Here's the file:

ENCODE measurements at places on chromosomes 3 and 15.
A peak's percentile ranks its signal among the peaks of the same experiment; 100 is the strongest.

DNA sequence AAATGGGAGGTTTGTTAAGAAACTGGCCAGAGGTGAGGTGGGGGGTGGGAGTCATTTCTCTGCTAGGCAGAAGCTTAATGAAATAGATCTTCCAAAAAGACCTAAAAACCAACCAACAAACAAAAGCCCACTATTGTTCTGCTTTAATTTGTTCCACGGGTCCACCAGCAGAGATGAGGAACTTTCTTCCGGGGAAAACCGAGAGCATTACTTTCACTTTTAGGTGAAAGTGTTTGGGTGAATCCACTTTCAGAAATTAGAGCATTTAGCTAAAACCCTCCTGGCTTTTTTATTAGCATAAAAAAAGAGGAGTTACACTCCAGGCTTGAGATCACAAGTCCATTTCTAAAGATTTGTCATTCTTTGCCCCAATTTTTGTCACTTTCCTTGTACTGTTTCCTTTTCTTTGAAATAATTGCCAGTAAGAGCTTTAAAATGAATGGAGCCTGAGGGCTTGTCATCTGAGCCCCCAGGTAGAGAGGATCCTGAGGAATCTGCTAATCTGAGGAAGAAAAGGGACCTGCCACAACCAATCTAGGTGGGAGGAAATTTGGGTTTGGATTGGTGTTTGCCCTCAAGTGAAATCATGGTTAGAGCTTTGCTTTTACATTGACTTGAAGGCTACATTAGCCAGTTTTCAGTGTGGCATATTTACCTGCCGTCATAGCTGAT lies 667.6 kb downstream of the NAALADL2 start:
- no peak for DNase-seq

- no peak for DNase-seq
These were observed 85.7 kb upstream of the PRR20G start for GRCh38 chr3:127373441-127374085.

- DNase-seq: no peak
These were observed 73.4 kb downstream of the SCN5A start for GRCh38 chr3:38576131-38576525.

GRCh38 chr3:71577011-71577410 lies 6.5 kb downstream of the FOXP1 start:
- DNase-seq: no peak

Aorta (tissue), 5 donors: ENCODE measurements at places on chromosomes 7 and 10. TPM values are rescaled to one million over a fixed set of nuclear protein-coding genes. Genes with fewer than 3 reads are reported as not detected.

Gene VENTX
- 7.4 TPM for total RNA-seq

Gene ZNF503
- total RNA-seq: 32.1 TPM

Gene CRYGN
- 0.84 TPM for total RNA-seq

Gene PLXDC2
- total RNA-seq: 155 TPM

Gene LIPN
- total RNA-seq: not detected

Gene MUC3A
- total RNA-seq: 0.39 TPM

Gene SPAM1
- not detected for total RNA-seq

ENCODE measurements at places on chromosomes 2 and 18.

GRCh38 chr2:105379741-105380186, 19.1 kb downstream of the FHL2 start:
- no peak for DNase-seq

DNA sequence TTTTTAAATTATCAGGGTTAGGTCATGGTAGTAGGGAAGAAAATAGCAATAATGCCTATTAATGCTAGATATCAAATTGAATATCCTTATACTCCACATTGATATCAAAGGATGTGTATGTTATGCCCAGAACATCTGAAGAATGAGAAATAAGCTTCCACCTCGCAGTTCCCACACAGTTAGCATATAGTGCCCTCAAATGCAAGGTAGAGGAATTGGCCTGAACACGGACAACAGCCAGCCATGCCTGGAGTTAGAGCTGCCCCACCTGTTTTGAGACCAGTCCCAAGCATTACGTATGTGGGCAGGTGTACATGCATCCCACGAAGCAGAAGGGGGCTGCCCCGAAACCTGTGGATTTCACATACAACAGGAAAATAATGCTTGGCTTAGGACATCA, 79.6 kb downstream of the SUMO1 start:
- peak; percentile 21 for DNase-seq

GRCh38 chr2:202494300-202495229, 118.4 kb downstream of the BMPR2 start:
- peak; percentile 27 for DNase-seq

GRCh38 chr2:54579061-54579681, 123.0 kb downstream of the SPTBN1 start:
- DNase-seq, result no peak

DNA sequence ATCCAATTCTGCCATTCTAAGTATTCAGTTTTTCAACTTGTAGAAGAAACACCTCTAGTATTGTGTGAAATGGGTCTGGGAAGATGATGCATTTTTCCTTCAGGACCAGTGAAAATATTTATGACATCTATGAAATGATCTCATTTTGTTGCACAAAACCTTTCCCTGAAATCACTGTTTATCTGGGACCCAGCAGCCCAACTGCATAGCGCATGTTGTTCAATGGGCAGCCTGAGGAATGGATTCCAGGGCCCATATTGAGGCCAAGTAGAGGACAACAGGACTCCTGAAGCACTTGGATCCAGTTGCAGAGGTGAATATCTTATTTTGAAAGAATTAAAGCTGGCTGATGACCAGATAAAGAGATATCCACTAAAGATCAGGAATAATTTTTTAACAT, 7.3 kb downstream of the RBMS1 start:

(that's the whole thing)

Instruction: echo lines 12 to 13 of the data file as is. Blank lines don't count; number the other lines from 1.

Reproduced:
Gene VENTX
- 7.4 TPM for total RNA-seq